Jeremy Laukkonen is automotive and tech writer for numerous major trade publications as well as the creator of a popular blog and video game startup. A fan of EVs since the early 2000s, he stays up-to-date on the myriad complex systems that power battery electric vehicles.
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Lifewire / Jeremy Laukkonen
Easy to carry
Nice selection of ports and connectors
Three charging methods
Doesn’t come with the solar charger
Limited to 500W continuous
Slightly confusing charging process
Makes an annoying beep when the battery is low
The Aeiusny 288WH Portable Solar Generator is too big for a daily carry, but it’s a fantastic choice for any situation where a more convenient source of power won’t be available. With its pure sine wave inverter, it’s even suitable for sensitive medical equipment like CPAP machines.
Aeiusny bills this unit as a portable solar generator, but it’s really a large lithium ion battery combined with a pure sine wave inverter and some other hardware. The solar component only comes into play if you buy an additional accessory, but you also have the option to charge it via AC power at home or in your car on the road. It comes with a large assortment of inputs and outputs, a big 288WH battery, and even a bright LED flashlight, making it a great choice for camping, day trips, survival situations, and any time or place where easier access to power isn’t available.
Living in an area known for natural disasters and potentially prolonged power outages, I’m always on the lookout for ways to generate backup electricity without storing gas or propane. And while I didn’t run into any hurricanes during my time with the Aeiusny 288WH Portable Solar Generator, I did put it through its paces over the course of a long weekend, testing charge speed at home and on the road, its ability to keep devices like my phone and laptop charged, and whether that big battery capacity is really all it’s cracked up to be.
The Aeiusny 288WH Portable Solar Generator is made of hard plastic with a two-tone orange and black look. The notched and corrugated aesthetic gives it a rugged appearance, although the plastic doesn’t feel that tough and actually rings hollow when you tap on it.
The overall form factor is evocative of a lunchbox or a small portable radio, with the main body of the Aeiusny 288WH being blocky and rectangular with a carrying handle attached to the top of the device.
Inputs and outputs are split between the front and rear of the unit. The front has the USB ports, DC ports, an LED lamp, the battery capacity display, and a few switches. On the rear, you’ll find the power inputs, AC outputs, fuse access, and another switch. It’s a fairly clean setup, although there are a few issues with outlet placement that I’ll address later on.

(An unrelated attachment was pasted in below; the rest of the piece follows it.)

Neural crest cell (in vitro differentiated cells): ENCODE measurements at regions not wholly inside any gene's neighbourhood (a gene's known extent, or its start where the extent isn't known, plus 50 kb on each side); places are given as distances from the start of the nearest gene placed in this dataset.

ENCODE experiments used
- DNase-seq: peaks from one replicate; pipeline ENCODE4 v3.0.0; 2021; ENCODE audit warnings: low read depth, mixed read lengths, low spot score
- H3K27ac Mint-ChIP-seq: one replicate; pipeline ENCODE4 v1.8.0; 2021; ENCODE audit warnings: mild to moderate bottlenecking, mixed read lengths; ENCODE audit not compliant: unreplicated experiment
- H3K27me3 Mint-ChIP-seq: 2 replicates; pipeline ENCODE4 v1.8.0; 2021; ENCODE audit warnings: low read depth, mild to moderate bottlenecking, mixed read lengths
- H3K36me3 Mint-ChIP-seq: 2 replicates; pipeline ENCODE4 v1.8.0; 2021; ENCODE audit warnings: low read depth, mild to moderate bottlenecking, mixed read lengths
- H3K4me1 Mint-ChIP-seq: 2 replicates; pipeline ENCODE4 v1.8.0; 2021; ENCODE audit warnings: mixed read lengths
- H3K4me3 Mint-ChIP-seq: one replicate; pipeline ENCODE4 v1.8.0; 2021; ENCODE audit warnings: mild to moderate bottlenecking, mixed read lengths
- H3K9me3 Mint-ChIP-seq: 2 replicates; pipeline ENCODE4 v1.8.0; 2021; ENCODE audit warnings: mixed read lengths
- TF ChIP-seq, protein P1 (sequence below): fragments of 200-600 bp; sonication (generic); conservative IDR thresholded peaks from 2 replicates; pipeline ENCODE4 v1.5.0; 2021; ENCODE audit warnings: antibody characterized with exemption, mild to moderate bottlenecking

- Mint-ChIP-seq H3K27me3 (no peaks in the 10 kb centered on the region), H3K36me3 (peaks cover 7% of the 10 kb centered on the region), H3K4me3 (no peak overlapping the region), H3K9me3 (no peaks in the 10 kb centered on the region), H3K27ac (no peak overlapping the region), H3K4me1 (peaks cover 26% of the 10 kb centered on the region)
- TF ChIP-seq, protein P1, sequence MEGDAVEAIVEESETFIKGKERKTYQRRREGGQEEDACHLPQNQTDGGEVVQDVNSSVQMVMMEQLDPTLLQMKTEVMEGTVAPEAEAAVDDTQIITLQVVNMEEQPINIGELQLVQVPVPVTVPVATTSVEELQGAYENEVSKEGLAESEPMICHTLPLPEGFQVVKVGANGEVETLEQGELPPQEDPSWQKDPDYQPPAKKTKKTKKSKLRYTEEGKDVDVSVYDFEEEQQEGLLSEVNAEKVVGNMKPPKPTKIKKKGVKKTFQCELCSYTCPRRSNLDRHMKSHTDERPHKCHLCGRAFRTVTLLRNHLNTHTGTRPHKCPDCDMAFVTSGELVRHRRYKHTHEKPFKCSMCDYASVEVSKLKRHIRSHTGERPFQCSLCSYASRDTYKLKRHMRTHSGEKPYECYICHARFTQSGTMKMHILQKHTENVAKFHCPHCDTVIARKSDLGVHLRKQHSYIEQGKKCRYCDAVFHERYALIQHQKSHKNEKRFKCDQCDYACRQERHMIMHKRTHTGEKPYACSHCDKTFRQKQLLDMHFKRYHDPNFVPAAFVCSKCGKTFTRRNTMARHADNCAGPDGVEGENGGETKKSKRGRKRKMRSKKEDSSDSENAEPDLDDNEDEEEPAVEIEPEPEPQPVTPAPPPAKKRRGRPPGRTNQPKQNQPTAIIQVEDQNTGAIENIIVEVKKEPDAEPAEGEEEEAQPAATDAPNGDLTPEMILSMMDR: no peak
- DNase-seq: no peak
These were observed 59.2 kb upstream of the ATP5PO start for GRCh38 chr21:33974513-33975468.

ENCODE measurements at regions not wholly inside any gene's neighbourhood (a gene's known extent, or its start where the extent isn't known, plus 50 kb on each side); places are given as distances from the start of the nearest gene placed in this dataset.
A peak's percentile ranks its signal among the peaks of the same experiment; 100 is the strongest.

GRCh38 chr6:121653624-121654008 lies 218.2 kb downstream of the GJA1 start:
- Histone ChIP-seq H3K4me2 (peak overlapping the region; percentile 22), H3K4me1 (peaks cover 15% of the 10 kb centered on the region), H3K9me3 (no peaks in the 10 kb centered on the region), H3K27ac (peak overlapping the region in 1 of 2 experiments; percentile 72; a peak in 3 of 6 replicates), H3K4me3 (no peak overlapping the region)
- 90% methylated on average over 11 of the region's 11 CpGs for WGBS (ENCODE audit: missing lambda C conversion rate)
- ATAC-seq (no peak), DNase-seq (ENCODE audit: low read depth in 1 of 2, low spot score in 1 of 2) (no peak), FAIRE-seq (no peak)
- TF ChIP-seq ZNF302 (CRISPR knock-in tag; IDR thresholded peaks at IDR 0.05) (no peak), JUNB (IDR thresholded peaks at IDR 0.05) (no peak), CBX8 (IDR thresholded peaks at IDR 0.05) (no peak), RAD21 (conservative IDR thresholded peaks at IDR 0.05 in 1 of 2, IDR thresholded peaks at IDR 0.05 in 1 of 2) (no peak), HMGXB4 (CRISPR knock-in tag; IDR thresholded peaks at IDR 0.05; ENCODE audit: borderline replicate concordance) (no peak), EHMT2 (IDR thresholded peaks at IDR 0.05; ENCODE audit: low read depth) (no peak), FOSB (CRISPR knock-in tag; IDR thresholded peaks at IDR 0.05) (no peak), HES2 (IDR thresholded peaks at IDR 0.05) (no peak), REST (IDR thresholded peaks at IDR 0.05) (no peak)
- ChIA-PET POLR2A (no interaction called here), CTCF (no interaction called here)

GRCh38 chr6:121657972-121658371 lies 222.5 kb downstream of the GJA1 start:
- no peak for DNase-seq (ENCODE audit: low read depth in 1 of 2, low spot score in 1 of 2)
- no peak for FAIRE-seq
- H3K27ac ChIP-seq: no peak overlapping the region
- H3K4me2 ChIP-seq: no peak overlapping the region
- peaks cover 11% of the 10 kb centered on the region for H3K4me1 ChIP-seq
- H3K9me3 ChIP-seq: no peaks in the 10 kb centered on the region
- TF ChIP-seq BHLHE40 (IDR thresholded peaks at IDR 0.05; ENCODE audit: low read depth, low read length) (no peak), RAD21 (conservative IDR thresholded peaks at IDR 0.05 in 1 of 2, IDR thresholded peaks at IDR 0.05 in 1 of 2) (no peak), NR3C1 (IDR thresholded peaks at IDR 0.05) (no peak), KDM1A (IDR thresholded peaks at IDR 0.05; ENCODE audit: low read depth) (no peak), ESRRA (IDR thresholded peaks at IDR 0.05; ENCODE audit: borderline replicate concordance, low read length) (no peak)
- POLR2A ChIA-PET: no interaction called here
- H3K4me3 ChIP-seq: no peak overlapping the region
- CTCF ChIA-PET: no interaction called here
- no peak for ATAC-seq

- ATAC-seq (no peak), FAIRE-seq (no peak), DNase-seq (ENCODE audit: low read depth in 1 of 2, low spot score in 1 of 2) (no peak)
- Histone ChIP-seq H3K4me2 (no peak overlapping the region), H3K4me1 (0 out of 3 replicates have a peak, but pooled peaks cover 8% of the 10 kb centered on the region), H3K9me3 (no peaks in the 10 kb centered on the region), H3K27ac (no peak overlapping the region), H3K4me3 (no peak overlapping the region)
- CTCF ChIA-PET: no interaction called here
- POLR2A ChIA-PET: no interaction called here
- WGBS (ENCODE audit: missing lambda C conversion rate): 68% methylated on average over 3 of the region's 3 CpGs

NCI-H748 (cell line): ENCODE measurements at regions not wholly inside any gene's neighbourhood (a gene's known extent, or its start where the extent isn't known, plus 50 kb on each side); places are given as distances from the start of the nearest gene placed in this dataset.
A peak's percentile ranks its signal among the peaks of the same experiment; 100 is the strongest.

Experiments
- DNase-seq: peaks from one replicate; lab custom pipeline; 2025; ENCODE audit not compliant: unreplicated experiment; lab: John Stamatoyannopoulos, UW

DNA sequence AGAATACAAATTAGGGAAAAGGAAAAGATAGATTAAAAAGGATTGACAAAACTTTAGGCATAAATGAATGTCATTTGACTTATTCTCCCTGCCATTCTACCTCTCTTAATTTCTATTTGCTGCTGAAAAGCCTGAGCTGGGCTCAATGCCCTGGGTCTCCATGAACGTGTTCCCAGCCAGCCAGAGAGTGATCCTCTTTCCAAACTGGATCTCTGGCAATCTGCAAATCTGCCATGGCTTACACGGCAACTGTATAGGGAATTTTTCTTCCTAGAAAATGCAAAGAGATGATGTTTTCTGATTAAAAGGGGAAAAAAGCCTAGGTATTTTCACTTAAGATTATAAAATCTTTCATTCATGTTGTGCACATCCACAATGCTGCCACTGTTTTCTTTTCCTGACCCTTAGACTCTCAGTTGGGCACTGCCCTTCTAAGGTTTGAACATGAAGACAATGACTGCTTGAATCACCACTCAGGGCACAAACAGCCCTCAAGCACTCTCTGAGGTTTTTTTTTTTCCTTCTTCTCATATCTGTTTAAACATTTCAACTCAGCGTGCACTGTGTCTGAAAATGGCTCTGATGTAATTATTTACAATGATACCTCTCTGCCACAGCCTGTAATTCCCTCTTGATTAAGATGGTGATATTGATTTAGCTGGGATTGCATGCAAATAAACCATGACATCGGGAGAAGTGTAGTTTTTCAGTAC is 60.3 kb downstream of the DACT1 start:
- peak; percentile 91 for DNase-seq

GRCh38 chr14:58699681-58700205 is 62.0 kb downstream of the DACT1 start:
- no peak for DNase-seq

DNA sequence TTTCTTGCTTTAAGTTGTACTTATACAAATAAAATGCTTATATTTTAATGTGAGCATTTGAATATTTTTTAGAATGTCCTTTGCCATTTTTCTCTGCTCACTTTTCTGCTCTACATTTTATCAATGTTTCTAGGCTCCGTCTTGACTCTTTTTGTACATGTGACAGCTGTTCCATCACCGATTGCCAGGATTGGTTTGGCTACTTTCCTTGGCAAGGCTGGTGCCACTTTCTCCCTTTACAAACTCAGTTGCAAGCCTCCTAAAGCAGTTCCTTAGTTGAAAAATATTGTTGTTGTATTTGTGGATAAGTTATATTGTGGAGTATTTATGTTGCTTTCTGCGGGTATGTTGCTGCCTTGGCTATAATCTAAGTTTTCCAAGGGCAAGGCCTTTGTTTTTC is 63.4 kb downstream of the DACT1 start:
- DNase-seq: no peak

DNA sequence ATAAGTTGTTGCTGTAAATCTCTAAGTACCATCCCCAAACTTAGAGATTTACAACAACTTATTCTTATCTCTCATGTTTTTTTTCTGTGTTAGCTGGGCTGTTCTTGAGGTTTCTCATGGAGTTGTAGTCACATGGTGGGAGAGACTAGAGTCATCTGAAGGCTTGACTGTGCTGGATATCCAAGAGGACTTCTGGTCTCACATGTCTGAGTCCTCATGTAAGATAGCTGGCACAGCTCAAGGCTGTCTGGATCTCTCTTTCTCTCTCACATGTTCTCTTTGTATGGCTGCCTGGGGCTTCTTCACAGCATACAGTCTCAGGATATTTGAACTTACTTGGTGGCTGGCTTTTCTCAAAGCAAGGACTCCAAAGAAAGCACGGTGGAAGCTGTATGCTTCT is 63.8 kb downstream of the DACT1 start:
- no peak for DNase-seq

I’m not really convinced that this unit is worksite ready, but that’s not really what it’s for. It isn’t waterproof, and I see no indication that it’s dust proof or resistant either, but I was careful to keep it out of the elements and it held up fine for me.
Initial setup is fairly simple, but the instruction manual makes it out to be more complicated than it really is. The manual gives a procedure for connecting the AC power cord, and then says you have to turn on the AC output switch. In practice, the unit will charge just fine with that switch off, as indicated by the charge light.
If you want to use this unit as a UPS, then you do need to switch the AC output switch on. This allows you to charge the internal battery, provide power to a device that you want on the battery backup, and then provide emergency power to that device if the power goes out.
Charging the device in your car via the 12V adapter works the same way. Plug the device into a 12V adapter, and it will start charging automatically. However, the device will show a full charge erroneously if the charging voltage is over 12.4V. If that happens, you have to unplug the charger and plug it back in.
The Aeiusny 288WH Portable Solar Generator has a red digital display that shows the remaining charge level of the battery. The display only lights up when either the DC or AC output is switched on.
The one issue I ran into with the display is that it shows a different percentage depending on whether you have turned on the DC output or the AC output. For example, at one point the display read 62 percent battery capacity with the AC output switched on, and just 51 percent capacity with the DC output turned on.
The Aeiusny 288WH Portable Solar Generator comes with a lot of ports. For inputs, you can choose between AC power, 12V DC, or an optional solar charger. For outputs, you get three power outlets, four USB ports, and four 12V DC ports.
The three-pronged power outlets work great, but they were too close together for some applications. If you need to plug in any wall wart style chargers, for example, you’ll end up blocking one of the outlets.
For the USB ports, you get two 1A and two 2.1A ports, all of which are standard USB-A. There are no high wattage USB-C ports, so I had to pack my Pixel 3 and Nintendo Switch chargers and plug them into the power bank’s traditional outlets to take advantage of high speed charging.